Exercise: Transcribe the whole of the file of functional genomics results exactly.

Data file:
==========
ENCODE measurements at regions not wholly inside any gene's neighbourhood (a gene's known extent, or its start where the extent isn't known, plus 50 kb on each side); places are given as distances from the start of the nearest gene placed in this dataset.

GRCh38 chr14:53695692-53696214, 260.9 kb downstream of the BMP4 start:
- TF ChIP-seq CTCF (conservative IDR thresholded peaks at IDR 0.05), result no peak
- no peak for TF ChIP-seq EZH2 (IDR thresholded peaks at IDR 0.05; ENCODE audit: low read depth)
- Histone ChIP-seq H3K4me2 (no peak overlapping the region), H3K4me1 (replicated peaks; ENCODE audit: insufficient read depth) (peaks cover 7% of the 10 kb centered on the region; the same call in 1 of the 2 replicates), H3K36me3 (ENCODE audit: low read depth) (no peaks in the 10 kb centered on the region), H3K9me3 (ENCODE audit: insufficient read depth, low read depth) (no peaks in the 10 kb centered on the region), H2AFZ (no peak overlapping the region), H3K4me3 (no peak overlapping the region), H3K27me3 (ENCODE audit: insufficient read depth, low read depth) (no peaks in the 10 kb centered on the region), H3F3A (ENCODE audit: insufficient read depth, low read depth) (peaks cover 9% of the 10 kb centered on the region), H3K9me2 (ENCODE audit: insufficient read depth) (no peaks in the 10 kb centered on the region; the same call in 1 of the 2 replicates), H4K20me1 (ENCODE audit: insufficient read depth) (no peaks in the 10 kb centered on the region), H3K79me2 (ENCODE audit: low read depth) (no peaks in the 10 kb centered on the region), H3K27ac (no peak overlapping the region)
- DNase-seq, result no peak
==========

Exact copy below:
ENCODE measurements at regions not wholly inside any gene's neighbourhood (a gene's known extent, or its start where the extent isn't known, plus 50 kb on each side); places are given as distances from the start of the nearest gene placed in this dataset.

GRCh38 chr14:53695692-53696214, 260.9 kb downstream of the BMP4 start:
- TF ChIP-seq CTCF (conservative IDR thresholded peaks at IDR 0.05), result no peak
- no peak for TF ChIP-seq EZH2 (IDR thresholded peaks at IDR 0.05; ENCODE audit: low read depth)
- Histone ChIP-seq H3K4me2 (no peak overlapping the region), H3K4me1 (replicated peaks; ENCODE audit: insufficient read depth) (peaks cover 7% of the 10 kb centered on the region; the same call in 1 of the 2 replicates), H3K36me3 (ENCODE audit: low read depth) (no peaks in the 10 kb centered on the region), H3K9me3 (ENCODE audit: insufficient read depth, low read depth) (no peaks in the 10 kb centered on the region), H2AFZ (no peak overlapping the region), H3K4me3 (no peak overlapping the region), H3K27me3 (ENCODE audit: insufficient read depth, low read depth) (no peaks in the 10 kb centered on the region), H3F3A (ENCODE audit: insufficient read depth, low read depth) (peaks cover 9% of the 10 kb centered on the region), H3K9me2 (ENCODE audit: insufficient read depth) (no peaks in the 10 kb centered on the region; the same call in 1 of the 2 replicates), H4K20me1 (ENCODE audit: insufficient read depth) (no peaks in the 10 kb centered on the region), H3K79me2 (ENCODE audit: low read depth) (no peaks in the 10 kb centered on the region), H3K27ac (no peak overlapping the region)
- DNase-seq, result no peak